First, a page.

The Legend of Carcasonne
This story begins in a city of bones - The Legend of Carcasonne introduction. In the alleyways of the dead. In & around the silent & eerie boulevards, promenades and Impasses of the French town of Carcasonne, a place inhabited by tombs & stone angels of death that guard the entrance to the town, & the loitering ghosts, spectres & poltergeists of those people long forgotten before they were even dead and buried in their cold, snow- glazed graves of brilliant white marble.
Carcasonne, was a place of beauty, tranquillity in its snowy palatial surroundings but something had changed, the town was now somewhat gloomy but for no particular reason, you just got the feeling that something had tipped the balance of good and evil in this misguided town. The town itself, medieval in age, sits on the side of a small hill alongside the River Aude, but on the far bank, to the east of the town stands the small village of Bastide. Scale the steep hill just to the east of the town to the Saint. Vincent cemetery and look south.
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In the centre of Carcasonne you witness the dilapidated biscuit coloured battlements of the fortress on the horizon, of which in the foreground you can see the Pyrenees. On the outskirts of Carcasonne is the medieval wall that would have protected the town from French Revolutionary armies all those years ago. The fifth of February arrived. A passage of time that I will never forget ensued. Before the brass bells of the church struck twelve, I began to feel my body urging me to return to the scene of action. Ali??is followed on horseback as I rode off into the misty, moonlit night.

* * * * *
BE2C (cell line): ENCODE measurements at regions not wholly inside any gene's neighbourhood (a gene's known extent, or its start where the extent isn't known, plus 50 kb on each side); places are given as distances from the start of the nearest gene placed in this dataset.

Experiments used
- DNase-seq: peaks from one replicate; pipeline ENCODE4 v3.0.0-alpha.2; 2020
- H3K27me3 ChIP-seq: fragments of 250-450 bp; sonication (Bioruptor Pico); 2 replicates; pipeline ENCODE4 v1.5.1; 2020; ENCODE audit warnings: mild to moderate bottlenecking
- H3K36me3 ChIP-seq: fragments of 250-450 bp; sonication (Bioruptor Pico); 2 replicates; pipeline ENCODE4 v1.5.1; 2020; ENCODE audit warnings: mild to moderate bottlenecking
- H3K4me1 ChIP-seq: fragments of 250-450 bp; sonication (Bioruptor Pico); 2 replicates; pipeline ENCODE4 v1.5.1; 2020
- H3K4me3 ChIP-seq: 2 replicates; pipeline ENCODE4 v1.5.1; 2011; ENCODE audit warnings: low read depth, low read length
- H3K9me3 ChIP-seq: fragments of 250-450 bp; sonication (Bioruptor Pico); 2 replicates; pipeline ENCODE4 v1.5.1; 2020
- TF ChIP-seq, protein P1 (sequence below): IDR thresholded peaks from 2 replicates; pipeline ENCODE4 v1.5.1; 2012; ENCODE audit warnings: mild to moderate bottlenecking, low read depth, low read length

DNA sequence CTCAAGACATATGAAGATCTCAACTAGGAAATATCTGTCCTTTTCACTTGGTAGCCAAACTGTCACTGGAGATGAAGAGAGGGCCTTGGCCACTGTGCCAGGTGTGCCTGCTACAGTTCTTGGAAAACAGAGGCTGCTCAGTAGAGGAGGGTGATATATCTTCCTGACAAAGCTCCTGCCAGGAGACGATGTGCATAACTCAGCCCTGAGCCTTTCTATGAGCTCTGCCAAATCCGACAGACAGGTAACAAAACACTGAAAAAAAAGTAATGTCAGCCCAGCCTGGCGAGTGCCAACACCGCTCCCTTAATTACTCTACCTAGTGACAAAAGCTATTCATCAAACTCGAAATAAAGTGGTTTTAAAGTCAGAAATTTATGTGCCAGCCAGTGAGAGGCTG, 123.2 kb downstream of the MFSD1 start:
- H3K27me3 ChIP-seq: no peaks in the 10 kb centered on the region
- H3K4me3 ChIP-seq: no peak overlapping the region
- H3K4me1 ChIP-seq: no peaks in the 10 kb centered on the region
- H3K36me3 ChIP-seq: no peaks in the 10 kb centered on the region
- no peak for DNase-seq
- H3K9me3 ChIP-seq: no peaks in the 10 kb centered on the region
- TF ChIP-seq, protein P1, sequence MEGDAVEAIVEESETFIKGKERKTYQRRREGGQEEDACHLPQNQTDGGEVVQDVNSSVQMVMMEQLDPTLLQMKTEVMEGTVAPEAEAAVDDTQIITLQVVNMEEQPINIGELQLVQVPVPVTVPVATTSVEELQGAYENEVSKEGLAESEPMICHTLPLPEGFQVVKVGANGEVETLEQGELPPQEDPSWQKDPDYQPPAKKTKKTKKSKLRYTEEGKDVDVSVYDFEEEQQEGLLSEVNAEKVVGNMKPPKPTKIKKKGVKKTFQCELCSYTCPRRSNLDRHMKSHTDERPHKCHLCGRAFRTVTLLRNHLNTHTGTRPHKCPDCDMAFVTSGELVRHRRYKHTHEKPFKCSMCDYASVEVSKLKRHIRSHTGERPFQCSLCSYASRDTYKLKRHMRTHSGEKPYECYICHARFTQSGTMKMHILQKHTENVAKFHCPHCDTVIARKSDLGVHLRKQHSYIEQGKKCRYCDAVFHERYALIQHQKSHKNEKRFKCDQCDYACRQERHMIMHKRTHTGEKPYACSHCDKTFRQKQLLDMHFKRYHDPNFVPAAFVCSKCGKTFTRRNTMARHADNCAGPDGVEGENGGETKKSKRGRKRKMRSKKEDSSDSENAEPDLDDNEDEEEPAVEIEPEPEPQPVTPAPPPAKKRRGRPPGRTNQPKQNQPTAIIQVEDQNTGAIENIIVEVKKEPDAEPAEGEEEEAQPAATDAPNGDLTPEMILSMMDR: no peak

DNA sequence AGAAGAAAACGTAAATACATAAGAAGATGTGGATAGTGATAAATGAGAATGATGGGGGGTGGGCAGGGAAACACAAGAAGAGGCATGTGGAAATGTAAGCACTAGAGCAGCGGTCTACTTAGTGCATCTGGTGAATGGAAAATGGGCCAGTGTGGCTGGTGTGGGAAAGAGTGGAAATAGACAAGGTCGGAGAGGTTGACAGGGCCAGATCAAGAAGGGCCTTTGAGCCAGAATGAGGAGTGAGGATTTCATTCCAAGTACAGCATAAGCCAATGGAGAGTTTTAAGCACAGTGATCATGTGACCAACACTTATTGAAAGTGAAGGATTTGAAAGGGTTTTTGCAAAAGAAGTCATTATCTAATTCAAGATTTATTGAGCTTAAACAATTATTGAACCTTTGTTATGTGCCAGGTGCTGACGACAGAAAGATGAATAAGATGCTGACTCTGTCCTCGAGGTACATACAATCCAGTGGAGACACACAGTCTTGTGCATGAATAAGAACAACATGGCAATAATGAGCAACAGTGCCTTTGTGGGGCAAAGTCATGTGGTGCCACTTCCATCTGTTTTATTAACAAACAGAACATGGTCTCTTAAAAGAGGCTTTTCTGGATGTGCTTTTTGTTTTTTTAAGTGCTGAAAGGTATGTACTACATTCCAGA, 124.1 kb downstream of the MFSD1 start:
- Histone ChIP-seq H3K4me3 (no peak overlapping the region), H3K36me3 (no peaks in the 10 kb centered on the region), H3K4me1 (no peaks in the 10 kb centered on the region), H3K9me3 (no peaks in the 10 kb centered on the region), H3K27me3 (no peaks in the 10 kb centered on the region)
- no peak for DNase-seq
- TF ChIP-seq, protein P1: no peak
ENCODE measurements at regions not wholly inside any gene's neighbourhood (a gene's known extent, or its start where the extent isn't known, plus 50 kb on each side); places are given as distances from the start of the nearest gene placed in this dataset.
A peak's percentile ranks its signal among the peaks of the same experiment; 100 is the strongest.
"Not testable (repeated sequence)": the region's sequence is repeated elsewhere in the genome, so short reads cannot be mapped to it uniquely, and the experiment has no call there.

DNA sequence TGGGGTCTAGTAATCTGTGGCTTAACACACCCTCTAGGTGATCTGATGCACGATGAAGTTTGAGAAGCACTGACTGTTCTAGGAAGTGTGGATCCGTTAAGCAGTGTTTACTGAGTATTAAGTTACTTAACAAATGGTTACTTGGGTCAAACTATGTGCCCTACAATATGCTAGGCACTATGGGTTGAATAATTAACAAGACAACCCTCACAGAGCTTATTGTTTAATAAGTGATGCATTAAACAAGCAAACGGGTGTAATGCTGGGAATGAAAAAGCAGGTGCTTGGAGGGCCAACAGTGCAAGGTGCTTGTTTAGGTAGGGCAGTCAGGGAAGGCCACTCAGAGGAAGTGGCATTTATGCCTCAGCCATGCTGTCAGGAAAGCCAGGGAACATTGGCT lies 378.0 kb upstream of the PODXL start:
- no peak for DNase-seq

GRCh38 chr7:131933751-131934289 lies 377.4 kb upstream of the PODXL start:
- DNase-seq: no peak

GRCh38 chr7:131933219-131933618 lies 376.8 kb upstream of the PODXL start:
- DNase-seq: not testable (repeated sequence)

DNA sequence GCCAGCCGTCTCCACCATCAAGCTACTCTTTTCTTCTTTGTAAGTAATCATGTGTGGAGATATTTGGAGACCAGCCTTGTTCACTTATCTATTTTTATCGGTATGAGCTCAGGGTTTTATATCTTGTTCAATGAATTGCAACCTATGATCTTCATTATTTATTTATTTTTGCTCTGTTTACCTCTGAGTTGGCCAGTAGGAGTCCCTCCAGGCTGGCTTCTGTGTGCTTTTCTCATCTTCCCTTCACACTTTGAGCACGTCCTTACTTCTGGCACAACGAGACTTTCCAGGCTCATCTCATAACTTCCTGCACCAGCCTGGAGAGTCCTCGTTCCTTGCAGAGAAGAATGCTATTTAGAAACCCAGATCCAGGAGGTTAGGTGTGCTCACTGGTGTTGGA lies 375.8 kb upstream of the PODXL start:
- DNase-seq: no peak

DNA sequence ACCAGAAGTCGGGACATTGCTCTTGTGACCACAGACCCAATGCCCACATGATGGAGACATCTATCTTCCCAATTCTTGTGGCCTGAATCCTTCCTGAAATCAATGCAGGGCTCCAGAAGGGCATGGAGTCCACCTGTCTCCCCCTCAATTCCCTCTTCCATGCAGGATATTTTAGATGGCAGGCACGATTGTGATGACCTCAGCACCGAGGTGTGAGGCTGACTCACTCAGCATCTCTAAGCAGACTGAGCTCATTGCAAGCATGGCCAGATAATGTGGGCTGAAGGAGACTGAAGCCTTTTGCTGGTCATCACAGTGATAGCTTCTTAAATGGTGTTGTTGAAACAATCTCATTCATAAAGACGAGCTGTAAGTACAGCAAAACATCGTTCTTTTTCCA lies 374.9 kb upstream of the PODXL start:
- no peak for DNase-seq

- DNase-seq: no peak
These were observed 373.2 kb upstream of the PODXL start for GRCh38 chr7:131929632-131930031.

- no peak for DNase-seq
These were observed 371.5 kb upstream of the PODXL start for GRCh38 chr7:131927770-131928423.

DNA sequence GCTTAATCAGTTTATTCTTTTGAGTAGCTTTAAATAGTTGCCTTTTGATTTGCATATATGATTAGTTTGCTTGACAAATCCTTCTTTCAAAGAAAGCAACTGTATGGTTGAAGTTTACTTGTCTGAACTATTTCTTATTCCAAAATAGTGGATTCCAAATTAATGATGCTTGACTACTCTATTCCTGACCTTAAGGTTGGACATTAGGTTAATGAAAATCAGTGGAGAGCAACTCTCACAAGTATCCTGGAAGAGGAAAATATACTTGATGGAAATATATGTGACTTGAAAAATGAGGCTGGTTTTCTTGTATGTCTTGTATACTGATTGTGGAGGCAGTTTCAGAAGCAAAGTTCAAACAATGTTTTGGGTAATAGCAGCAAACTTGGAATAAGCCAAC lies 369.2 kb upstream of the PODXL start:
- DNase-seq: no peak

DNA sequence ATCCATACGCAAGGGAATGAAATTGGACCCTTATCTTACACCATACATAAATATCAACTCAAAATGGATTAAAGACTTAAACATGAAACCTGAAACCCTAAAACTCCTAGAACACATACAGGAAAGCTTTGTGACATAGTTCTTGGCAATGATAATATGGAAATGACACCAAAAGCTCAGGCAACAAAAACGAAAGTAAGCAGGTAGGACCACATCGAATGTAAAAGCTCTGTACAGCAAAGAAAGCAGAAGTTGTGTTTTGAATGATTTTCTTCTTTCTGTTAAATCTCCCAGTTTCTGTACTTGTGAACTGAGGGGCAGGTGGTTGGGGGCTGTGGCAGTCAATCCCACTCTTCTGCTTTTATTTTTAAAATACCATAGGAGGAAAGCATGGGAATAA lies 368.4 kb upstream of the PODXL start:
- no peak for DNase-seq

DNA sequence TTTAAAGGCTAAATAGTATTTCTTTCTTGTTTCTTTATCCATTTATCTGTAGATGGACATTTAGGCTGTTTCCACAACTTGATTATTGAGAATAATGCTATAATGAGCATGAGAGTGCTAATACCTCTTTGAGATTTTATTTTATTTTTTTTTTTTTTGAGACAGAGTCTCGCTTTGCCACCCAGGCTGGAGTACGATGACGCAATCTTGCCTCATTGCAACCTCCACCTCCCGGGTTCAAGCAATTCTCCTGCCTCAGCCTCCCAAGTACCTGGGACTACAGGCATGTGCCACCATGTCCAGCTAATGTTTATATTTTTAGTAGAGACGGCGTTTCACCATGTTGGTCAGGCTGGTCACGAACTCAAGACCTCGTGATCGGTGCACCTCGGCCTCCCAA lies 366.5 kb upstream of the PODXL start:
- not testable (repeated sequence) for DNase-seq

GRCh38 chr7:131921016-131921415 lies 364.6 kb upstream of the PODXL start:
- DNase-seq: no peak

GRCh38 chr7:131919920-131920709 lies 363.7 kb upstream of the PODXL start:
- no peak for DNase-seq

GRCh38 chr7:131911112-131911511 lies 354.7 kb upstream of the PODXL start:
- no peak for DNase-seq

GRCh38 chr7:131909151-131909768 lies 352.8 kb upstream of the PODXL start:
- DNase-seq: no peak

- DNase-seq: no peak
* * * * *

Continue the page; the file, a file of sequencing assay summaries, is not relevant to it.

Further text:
I instinctively concealed my horse within the tall pine tree lined forest, from which you could see the castle’s formidable presence in all of its biscuit coloured glory. This forest, was one of considerable volume, and among the peasants of the village of Bastide was known as ‘the forest of hysteria’, this was due to the number of disappearances that had befallen villagers in that very forest. This had given the peasants a sense of hysteria when it came to discussing the forest. The night was one of faultless beauty, the moon was calm and shone through the wispy clouds.
Moonbeams shone upon the ancient towers of the battlements in the centre of Carcasonne, & shed upon their summits an ethereal silver glow. However, all in the night was still, although this is a clichi??, you could have heard a pin drop. The distant shrieks & barks of animals frolicking in the forest under the cover of the night. However the sound dominating over all others was that of a snowy owl precariously perched on the western tower of the battlements. The owl looked wary as though something had unnerved it. Perhaps it could sense a malevolent presence emanating from the room on whose window ledge it was perched.